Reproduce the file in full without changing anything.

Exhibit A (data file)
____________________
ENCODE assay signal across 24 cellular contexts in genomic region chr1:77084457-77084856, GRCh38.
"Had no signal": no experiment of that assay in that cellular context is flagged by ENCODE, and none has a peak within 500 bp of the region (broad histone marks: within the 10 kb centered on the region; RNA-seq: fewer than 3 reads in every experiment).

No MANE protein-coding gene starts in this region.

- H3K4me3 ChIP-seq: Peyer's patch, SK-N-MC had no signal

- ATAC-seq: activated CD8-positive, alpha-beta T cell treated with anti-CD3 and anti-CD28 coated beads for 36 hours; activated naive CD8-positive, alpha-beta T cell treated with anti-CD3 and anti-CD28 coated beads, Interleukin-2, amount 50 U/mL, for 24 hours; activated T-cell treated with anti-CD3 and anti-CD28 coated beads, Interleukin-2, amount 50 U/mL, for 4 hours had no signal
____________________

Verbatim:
ENCODE assay signal across 24 cellular contexts in genomic region chr1:77084457-77084856, GRCh38.
"Had no signal": no experiment of that assay in that cellular context is flagged by ENCODE, and none has a peak within 500 bp of the region (broad histone marks: within the 10 kb centered on the region; RNA-seq: fewer than 3 reads in every experiment).

No MANE protein-coding gene starts in this region.

- H3K4me3 ChIP-seq: Peyer's patch, SK-N-MC had no signal

- ATAC-seq: activated CD8-positive, alpha-beta T cell treated with anti-CD3 and anti-CD28 coated beads for 36 hours; activated naive CD8-positive, alpha-beta T cell treated with anti-CD3 and anti-CD28 coated beads, Interleukin-2, amount 50 U/mL, for 24 hours; activated T-cell treated with anti-CD3 and anti-CD28 coated beads, Interleukin-2, amount 50 U/mL, for 4 hours had no signal